December 10, 2003 - Washington Post: No Final Senate Action on Omnibus Spending Bill that includes funding for Peace Corps

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No Final Senate Action on Omnibus Spending Bill that includes funding for Peace Corps

No Final Senate Action on Omnibus Spending Bill that includes funding for Peace Corps

No Final Action on Omnibus Spending Bill This Year

By CQ Staff
Congressional Quarterly
Tuesday, December 9, 2003; 2:42 PM

The Senate will wait until January to consider the $820 billion measure that wraps up spending decisions for the current fiscal year. The legislation passed the House on Dec. 8 but has been under heavy attack from both Republican conservatives and mainstream Democrats. Many in the GOP say the bill's $328 billion in new discretionary spending is too loaded with "pork," while Democrats - and some Republicans - continue to fume that too many victories were awarded to President Bush over the wishes of the rank and file.

A vote limiting debate on the measure is set for 2:30 p.m. on Jan. 20, the day the House and Senate convene for the second session of the 108th Congress. Despite requests for action from the White House, there is little appetite among Republican leaders for a lengthy spending debate during the holiday season.

The House adopted the huge conference report (HR 2673) despite criticism by Democrats and grumbling among House conservatives over domestic spending levels and "earmarks" for members' projects. The vote was 242-176, with 38 GOP lawmakers voting "no" and 58 Democrats joining a majority of Republicans in support.

The omnibus, which combines seven appropriations bills into one measure, includes fiscal 2004 funding for programs under the departments of Agriculture, Commerce, Education, Health and Human Services, Housing and Urban Development, Justice, Labor, State, Transportation, Treasury and Veterans Affairs and the District of Columbia.

The House's top Democratic appropriator, David R. Obey of Wisconsin, complained Dec. 8 that the omnibus contained more than 7,000 lawmaker earmarks, including $860 million in the Labor-Health and Human Services-Education section alone. Obey said the spending is directed primarily to the districts of influential appropriators and the congressional leadership, draining funds from national priorities.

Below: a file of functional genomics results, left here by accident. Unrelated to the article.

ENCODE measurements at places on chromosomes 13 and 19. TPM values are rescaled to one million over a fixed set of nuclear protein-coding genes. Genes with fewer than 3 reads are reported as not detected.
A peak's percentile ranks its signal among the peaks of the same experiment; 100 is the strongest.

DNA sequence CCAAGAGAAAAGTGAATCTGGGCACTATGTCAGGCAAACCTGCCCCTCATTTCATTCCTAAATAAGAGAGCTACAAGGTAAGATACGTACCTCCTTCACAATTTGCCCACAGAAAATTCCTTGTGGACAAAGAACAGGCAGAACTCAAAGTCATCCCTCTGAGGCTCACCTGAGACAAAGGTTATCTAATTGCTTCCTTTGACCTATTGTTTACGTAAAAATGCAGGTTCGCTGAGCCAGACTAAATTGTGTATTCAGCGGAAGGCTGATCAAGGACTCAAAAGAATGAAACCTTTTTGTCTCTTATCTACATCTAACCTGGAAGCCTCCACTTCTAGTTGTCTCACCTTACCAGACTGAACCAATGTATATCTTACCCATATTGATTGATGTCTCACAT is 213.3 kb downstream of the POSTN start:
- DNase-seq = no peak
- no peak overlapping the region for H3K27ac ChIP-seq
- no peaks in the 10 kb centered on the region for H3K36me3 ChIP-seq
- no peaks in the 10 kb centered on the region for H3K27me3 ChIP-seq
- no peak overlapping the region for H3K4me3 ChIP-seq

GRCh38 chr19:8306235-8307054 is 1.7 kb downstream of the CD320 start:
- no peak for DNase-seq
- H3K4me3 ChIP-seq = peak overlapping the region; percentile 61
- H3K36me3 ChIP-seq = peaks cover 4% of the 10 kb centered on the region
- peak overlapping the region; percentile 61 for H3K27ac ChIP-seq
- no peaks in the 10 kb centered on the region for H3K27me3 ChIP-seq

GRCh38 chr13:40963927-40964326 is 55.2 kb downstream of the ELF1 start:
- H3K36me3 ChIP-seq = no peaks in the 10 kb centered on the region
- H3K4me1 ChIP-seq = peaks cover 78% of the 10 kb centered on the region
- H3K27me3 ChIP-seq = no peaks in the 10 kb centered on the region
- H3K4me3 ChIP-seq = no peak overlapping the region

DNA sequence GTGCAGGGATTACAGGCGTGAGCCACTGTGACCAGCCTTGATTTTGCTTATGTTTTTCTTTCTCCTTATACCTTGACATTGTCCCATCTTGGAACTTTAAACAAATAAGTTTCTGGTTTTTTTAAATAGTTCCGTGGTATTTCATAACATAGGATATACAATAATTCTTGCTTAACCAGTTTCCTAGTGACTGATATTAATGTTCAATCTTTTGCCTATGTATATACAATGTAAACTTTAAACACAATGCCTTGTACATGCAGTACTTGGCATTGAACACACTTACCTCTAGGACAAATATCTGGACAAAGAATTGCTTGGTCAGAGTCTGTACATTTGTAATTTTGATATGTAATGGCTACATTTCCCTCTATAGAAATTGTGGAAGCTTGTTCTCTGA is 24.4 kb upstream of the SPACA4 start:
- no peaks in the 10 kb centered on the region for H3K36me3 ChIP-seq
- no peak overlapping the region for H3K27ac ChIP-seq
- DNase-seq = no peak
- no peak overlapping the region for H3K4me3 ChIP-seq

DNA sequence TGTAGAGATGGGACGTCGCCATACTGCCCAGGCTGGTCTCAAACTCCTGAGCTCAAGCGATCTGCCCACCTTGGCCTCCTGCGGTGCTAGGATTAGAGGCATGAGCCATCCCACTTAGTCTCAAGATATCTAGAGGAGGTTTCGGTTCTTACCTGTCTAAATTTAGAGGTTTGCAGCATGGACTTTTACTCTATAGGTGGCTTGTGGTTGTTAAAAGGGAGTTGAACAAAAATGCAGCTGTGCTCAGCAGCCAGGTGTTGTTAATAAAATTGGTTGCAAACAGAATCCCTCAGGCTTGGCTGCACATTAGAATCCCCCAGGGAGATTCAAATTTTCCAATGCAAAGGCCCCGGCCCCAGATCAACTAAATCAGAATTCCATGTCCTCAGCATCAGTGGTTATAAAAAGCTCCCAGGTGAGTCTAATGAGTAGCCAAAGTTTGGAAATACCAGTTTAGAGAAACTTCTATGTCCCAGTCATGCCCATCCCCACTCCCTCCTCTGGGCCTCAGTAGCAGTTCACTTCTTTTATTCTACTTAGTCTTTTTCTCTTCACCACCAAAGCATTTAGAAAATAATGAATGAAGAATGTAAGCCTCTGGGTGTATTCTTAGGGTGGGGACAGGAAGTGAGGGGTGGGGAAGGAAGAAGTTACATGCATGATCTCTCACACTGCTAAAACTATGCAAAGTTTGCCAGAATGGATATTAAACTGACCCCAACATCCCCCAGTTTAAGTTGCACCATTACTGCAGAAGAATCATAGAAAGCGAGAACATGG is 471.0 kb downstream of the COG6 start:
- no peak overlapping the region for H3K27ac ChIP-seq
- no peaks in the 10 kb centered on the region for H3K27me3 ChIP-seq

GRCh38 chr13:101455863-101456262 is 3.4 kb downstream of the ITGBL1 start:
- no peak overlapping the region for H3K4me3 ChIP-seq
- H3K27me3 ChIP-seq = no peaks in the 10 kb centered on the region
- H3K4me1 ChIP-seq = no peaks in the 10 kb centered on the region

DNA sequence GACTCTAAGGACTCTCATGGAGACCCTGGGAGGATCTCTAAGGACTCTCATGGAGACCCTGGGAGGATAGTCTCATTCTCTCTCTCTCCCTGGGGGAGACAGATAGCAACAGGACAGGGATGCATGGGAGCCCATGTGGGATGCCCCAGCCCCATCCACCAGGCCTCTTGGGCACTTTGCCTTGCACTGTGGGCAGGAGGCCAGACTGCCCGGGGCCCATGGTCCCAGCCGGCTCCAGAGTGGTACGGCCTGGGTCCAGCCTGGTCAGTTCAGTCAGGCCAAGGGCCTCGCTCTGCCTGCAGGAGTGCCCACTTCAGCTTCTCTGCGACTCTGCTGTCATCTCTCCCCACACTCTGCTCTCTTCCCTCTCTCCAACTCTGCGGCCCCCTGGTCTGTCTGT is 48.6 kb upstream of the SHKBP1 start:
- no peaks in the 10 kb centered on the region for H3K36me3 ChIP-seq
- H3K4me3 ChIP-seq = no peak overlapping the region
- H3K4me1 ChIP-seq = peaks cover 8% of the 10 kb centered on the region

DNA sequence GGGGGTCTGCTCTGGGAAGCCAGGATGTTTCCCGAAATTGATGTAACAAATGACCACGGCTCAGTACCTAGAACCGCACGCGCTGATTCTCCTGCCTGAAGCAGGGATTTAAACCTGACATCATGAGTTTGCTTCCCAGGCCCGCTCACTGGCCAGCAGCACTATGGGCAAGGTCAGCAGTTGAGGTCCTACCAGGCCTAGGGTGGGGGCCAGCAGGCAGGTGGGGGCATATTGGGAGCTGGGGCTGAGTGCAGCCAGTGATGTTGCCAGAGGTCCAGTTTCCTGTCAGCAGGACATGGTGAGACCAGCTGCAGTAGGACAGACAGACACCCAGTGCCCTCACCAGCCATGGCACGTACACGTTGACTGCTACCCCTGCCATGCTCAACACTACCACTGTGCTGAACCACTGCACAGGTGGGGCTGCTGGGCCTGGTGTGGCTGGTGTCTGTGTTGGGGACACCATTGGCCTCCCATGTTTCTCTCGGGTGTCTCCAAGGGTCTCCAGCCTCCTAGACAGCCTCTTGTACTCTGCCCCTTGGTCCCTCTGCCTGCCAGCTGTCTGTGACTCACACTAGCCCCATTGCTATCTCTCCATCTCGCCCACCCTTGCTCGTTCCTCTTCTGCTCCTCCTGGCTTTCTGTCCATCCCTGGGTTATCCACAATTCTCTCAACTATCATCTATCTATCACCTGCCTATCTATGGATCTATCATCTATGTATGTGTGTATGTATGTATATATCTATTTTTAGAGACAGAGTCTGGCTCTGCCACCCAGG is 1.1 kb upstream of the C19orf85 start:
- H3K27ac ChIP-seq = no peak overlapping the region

"If you want to vote for this stuff, you are voting for a system to give the lion's share to just a few big shots and table scraps to the rest of the country," Obey said. "That is what you get to take home."

But House Majority Leader Tom DeLay, R-Texas, said lawmakers have a "fundamental right" to determine how federal revenue is spent. "This Congress can state through earmarks the importance of spending in certain parts of this country," DeLay told the House. "We don't have to wait around for some bureaucrat to decide whether it's important or not. I'm not ashamed of the fact that there are earmarks in this bill."

DeLay also defended the spending levels in the bill against attacks from both sides of the aisle by arguing that total discretionary budget authority is being held to the $786 billion ceiling set by the fiscal 2004 budget resolution. But when the House voted on the omnibus, the majority that allowed its adoption was provided by Democrats whose support offset a mini-revolt by GOP conservatives.

A continuing resolution that expires Jan. 31 is keeping the government operating at fiscal 2003 spending levels.

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Story Source: Washington Post

This story has been posted in the following forums: : Headlines; Congress; Appropriations



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